The future

Heavenly Sweet offers a range of different edibles, including caramel corn, crackers, cookies, chocolate bars and classic sweet treats like rocky road. In terms of inspiration, Dedenbach said she looks to current, generic snack food trends. “We might be using cannabis, but we’re still a snack company.

“When innovating, we begin by playing around with different mixtures and then devise ways to apply it to our product. We create both non and medicated versions [differentiated by the dosage allowed] and use a control group for feedback. Once we have settled on a flavour profile, we start looking at the bigger picture, including the time it takes to affect the user, the quality of that effect, and the packaging design.”

The length of time it takes for the product “to take effect” is the company’s current focus and, according to Dedenbach, the next big trend. “Why wait an hour when you can have the effect in minutes?” she pointed out.

“Using microencapsulation nanotechnology, we are developing super quick‐acting gummy products, which we’ll be launching shortly in four flavours.” This technology is said to enable the THC to bypass the stomach and reach the small intestine quicker, allowing for more THC to enter the bloodstream and an effect to occur within minutes.

Why wait an hour when you can have the effect in minutes?

“Cannabis edibles will continue to thrive,” Dedenbach added. “Not only are consumers turning to more discreet ways of consuming, but the negative media around vapes has made people cautious; they’re looking for an alternative.”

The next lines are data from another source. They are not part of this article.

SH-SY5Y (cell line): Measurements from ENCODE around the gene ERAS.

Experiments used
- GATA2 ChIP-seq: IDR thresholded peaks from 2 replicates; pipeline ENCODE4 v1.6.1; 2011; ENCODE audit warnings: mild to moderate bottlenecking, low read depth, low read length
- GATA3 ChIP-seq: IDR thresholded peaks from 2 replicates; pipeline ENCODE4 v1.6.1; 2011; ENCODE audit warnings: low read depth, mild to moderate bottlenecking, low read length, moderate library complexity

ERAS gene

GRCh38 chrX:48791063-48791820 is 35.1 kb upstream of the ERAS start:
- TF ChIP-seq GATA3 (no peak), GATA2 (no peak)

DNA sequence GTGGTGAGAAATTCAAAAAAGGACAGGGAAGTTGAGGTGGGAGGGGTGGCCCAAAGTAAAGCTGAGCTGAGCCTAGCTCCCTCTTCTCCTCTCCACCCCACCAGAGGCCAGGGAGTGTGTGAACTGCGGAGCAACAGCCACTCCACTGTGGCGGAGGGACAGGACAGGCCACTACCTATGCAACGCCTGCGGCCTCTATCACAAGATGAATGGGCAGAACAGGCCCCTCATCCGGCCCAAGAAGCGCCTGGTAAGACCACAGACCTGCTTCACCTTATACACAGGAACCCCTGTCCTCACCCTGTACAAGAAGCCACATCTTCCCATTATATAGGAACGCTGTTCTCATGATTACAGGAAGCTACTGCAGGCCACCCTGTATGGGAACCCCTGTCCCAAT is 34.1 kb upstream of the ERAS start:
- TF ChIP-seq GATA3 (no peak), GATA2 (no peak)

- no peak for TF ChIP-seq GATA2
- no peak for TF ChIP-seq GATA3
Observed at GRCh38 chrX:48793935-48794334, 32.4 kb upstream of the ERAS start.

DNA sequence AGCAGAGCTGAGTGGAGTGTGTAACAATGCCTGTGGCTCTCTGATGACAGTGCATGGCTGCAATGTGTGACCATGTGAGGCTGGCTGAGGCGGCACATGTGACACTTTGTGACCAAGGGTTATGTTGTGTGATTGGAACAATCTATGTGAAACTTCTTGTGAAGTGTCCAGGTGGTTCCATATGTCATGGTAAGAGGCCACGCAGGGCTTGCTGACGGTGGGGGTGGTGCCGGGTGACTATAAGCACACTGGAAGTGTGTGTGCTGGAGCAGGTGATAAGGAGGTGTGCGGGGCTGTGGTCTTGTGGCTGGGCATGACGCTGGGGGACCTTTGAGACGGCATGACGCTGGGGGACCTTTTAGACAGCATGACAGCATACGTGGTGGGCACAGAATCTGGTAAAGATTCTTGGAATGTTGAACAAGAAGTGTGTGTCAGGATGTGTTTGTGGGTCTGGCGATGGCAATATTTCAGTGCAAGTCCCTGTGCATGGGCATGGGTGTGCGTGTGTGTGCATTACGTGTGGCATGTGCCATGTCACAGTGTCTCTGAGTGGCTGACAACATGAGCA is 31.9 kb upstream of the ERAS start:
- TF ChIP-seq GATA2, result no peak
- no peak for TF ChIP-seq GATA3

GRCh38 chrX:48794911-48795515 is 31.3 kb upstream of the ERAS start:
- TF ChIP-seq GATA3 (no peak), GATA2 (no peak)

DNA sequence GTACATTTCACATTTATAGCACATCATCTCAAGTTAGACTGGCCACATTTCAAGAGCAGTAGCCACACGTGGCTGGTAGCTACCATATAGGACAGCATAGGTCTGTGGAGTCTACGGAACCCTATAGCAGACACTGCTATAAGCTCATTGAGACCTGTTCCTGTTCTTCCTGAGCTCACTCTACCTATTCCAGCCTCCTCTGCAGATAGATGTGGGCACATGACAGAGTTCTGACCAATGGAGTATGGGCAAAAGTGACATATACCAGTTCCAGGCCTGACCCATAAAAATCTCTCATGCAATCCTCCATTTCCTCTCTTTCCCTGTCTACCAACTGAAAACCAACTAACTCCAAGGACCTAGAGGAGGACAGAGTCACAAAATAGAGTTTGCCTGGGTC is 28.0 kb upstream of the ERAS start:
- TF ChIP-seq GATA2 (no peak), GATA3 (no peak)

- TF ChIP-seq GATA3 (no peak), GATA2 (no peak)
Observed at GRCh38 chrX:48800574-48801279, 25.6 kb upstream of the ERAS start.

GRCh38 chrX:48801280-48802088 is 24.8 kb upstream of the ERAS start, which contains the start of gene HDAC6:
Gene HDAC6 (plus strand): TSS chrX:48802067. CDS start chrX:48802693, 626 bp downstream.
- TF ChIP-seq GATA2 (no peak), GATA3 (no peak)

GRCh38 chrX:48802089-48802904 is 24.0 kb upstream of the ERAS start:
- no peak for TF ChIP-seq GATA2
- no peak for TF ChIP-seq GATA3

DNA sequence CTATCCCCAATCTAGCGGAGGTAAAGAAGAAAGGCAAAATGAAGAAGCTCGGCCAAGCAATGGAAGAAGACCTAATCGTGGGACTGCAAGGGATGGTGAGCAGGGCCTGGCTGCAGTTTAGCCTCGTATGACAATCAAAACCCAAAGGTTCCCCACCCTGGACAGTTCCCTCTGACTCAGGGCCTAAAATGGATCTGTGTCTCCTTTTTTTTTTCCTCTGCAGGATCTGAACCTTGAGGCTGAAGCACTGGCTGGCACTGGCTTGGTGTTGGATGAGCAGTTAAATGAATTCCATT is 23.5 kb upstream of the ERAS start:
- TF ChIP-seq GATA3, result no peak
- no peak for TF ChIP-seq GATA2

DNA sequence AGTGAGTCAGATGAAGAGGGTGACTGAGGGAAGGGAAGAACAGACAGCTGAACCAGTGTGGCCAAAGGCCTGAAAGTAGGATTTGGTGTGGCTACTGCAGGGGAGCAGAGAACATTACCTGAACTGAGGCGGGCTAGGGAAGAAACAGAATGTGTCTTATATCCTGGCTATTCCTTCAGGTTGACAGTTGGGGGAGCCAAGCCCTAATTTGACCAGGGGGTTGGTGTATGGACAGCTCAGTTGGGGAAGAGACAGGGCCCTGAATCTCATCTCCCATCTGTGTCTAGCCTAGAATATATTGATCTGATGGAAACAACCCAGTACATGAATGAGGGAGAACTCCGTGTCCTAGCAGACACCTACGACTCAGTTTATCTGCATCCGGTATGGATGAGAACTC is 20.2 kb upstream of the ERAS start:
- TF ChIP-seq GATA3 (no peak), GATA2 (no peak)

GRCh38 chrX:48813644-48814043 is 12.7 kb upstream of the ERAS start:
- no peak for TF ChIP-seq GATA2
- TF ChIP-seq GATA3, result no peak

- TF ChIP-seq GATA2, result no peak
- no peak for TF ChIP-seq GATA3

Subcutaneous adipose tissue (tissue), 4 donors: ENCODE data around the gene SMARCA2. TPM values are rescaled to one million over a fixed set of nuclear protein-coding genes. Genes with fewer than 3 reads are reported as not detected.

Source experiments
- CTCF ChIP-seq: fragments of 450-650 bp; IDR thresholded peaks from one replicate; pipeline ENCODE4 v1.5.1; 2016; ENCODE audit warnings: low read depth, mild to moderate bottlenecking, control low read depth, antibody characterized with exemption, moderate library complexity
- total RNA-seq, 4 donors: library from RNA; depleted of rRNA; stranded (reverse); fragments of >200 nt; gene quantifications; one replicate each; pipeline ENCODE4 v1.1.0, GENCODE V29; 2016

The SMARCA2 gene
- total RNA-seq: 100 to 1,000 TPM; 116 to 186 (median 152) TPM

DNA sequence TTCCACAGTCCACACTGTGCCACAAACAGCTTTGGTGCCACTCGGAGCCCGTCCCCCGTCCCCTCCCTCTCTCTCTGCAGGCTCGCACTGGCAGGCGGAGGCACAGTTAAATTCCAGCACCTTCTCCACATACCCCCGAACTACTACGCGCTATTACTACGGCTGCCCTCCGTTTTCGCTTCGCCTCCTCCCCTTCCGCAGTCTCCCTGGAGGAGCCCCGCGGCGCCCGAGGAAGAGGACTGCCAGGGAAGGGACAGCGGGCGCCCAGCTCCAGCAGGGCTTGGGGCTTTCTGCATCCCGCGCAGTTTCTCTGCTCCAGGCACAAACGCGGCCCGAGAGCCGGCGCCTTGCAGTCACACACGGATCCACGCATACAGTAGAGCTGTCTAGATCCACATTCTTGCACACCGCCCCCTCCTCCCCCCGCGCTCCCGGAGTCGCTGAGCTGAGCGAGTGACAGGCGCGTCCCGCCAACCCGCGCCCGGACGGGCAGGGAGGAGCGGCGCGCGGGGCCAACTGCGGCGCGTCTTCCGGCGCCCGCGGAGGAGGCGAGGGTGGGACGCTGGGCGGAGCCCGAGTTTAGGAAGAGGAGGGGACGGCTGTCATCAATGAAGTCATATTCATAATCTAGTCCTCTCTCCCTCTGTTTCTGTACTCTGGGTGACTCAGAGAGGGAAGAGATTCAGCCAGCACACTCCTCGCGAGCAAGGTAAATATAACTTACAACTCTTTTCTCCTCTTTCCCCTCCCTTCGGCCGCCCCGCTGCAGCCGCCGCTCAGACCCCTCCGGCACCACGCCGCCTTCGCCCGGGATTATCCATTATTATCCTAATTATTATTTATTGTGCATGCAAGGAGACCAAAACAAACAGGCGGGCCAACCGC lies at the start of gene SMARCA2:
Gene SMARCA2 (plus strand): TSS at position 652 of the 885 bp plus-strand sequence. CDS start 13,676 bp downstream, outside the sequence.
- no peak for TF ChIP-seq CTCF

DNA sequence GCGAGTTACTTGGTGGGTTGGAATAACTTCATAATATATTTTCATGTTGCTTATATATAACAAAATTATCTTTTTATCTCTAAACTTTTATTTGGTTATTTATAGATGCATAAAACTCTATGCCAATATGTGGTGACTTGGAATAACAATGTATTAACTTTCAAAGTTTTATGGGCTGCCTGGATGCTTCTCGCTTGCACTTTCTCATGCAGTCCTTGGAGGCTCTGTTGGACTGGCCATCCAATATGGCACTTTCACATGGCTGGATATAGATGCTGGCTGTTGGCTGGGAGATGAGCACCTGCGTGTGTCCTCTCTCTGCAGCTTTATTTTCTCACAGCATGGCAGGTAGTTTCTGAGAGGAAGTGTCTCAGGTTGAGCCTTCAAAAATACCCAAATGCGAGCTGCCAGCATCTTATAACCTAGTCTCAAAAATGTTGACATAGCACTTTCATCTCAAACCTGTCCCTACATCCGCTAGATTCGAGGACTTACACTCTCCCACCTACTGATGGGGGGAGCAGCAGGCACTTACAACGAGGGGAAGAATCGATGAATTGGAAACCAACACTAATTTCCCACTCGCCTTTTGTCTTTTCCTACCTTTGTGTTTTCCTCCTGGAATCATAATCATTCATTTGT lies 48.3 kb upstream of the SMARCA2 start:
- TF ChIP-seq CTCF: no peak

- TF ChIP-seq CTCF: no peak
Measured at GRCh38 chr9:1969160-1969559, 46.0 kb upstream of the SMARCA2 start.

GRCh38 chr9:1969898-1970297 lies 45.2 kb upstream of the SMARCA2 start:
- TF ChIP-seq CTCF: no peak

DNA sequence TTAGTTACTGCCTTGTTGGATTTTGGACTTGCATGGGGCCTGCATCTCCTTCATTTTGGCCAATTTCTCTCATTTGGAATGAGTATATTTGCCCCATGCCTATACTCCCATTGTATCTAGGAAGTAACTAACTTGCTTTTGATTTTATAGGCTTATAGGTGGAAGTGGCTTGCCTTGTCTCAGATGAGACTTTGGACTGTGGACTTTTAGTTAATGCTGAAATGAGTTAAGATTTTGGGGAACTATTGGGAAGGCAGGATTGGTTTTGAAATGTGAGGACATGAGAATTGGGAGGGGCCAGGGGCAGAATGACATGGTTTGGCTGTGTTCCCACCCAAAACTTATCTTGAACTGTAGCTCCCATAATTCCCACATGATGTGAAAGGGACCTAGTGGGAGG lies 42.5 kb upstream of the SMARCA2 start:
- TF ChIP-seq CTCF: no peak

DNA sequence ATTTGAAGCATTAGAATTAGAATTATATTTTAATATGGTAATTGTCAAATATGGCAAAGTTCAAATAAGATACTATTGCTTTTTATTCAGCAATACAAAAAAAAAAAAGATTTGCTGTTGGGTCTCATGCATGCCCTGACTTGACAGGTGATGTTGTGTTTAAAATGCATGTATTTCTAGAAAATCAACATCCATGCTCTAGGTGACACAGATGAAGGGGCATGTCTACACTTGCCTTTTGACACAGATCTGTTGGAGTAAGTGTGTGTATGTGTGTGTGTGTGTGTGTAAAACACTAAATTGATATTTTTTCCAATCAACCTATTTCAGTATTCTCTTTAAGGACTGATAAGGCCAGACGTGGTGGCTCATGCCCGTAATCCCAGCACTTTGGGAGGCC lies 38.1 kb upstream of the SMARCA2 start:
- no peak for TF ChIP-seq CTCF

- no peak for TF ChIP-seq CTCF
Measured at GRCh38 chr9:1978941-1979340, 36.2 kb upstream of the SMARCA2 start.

Dedenbach is referring to the recent US vape crisis,2 whereby untested black market vapes were linked to several hospitalisations. “This really scared people and as a result, made edibles seem much more approachable.”

Whether or not edibles will be the new go‐to over more traditional methods of consumption remains to be seen, but a report from Zion Research echoes Dedenbach’s positive forecast, with an anticipated compound annual growth rate of 25.4 percent between 2019 and 2025.

By the sounds of it, cannabis’ future is looking very sweet indeed. However, there will be more obstacles to overcome as the market consolidates further. As Heavenly Sweet’s Founder has demonstrated, survival requires hard work, innovation and flexibility.

Sheila cannabis edibles Sheila Dedenbach

Sheila is the Founder and President of SD Pantry Inc and Heavenly Sweet. She has a degree in Business Communications and has owned several businesses, including a non-medicated confectionery company. She brought the skills developed in those businesses to her latest venture, Heavenly Sweet.

 

References

  1. www.newfrontierdata.com/cannabis‐insights/40‐ projected‐leave‐black‐market‐2020/
  2. www.cdc.gov/tobacco/basic_information/e‐ cigarettes/severe‐lung‐disease.html
  3. www.globenewswire.com/news‐ release/2019/02/14/1725264/0/en/ Global‐Cannabis‐Edibles‐Market‐Will‐ Reach‐Over‐USD‐11‐564‐Million‐By‐2025‐Zion‐ Market‐Research.html